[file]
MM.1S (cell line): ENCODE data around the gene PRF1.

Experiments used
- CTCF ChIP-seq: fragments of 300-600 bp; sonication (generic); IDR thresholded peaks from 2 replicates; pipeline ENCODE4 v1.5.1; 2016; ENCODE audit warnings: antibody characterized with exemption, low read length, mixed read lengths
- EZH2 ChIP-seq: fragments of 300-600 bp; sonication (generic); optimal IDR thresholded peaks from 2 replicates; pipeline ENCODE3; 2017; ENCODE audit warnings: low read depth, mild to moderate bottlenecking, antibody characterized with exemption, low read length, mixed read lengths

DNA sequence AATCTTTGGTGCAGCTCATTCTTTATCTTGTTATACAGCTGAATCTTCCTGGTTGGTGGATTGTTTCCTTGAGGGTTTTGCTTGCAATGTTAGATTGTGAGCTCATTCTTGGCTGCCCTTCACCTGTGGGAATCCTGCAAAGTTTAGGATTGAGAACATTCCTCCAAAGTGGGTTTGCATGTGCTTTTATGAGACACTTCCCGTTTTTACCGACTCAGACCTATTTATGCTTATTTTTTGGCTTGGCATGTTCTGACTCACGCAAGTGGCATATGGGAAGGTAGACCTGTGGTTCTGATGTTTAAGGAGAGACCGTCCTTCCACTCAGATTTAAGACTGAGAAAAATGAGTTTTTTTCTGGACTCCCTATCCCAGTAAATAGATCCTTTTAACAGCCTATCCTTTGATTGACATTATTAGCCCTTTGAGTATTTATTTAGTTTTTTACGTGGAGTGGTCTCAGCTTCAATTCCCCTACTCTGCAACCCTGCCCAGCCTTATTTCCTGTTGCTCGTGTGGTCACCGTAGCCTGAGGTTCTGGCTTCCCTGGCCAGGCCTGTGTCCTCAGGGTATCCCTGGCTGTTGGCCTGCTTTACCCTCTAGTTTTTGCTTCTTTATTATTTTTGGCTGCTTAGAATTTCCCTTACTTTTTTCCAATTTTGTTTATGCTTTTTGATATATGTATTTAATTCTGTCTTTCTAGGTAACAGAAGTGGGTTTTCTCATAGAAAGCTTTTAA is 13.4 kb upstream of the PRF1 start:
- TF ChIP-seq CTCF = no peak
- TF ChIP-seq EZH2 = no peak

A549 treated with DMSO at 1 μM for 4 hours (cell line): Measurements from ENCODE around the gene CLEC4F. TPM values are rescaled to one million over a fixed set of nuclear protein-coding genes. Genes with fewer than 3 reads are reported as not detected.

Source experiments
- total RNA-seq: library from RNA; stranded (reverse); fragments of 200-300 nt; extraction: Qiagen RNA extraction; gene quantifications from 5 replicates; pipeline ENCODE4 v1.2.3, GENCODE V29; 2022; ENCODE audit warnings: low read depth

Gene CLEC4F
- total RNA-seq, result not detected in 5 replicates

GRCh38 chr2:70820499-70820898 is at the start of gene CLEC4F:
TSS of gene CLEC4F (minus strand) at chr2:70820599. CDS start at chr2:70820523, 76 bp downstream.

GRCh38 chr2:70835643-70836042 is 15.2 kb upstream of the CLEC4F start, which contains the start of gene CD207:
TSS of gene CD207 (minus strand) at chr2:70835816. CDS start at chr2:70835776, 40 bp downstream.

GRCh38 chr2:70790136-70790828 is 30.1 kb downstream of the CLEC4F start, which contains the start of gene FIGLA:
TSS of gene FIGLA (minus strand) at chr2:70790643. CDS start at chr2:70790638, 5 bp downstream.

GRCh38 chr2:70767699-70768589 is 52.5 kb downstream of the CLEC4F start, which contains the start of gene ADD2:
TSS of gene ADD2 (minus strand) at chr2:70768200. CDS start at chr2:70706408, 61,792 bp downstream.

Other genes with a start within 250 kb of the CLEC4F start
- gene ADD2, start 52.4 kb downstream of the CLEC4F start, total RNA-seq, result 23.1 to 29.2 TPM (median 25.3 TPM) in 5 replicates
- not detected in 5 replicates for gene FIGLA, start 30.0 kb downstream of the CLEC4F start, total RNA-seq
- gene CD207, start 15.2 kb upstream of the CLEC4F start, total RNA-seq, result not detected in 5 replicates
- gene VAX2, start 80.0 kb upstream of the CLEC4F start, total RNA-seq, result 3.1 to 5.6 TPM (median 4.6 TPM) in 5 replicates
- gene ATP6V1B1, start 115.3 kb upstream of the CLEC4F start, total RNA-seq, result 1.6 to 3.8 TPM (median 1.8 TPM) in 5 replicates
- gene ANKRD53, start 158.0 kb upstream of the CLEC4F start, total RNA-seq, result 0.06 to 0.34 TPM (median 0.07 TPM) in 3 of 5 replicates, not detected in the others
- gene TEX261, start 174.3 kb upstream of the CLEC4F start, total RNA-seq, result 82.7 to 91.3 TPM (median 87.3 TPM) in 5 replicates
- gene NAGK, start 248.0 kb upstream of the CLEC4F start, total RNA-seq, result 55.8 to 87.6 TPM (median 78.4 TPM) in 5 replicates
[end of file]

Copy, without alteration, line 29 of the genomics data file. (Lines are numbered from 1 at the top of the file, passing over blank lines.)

- gene NAGK, start 248.0 kb upstream of the CLEC4F start, total RNA-seq, result 55.8 to 87.6 TPM (median 78.4 TPM) in 5 replicates